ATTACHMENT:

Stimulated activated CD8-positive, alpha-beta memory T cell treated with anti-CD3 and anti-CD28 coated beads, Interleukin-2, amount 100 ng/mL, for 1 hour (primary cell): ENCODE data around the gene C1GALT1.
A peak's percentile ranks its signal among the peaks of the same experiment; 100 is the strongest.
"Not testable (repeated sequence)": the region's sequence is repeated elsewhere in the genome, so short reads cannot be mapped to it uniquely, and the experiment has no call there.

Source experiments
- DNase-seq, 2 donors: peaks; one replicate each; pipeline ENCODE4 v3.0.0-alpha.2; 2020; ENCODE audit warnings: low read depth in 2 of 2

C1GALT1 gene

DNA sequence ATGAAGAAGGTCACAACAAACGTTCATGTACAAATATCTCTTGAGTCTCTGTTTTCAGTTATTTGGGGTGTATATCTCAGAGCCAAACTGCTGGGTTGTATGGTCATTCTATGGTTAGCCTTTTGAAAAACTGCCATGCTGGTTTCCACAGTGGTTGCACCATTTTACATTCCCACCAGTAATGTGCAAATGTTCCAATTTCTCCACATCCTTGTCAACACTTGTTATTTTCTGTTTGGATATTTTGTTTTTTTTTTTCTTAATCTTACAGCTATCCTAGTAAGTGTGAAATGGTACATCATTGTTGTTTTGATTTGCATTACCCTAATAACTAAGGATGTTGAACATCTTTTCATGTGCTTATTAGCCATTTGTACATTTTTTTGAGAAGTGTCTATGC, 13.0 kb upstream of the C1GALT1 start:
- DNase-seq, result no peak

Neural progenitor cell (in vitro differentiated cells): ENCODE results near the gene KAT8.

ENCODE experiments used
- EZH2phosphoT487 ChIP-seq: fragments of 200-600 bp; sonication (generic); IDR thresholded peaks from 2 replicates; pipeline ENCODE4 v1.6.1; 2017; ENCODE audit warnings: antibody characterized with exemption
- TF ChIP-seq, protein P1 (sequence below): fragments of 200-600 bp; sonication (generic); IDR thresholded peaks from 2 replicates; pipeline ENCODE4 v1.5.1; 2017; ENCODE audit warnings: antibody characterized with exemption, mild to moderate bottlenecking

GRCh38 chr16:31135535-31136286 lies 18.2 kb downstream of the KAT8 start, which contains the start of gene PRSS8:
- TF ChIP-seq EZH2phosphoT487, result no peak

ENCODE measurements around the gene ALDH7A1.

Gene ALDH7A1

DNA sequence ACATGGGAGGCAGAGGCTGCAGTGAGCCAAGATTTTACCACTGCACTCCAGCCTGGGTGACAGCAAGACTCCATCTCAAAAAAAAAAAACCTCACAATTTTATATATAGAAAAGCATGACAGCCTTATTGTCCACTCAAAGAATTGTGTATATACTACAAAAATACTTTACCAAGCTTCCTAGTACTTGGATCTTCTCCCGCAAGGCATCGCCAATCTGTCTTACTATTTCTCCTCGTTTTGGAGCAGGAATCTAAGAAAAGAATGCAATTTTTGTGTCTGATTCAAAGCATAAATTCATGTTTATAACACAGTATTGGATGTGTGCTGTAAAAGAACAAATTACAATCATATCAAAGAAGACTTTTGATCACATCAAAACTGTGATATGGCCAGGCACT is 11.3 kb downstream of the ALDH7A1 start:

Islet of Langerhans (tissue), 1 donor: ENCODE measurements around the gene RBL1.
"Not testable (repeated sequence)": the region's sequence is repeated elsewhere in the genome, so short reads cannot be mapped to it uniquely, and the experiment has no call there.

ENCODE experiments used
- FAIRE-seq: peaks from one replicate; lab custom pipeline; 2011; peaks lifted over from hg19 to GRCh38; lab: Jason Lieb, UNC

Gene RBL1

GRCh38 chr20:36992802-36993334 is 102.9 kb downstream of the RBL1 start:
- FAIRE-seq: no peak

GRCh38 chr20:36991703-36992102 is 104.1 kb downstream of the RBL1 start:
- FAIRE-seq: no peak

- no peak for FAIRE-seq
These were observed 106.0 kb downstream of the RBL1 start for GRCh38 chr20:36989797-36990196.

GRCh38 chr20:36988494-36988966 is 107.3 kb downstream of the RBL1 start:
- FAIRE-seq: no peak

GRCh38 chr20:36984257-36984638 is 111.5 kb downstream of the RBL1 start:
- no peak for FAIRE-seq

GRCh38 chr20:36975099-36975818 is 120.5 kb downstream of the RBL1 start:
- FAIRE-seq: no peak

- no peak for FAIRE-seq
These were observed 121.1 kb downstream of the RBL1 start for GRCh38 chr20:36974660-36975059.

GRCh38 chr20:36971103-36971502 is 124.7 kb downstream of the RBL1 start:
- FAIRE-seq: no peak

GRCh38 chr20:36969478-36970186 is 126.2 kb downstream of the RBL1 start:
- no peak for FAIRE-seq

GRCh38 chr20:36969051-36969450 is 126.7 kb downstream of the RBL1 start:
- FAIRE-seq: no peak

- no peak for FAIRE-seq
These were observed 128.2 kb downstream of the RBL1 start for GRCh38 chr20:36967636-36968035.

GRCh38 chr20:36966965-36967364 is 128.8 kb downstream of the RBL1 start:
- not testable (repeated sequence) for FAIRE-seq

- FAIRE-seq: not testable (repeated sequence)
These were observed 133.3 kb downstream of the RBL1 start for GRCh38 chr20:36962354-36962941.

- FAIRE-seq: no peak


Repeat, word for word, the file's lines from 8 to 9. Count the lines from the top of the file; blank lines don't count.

- DNase-seq, result no peak

Neural progenitor cell (in vitro differentiated cells): ENCODE results near the gene KAT8.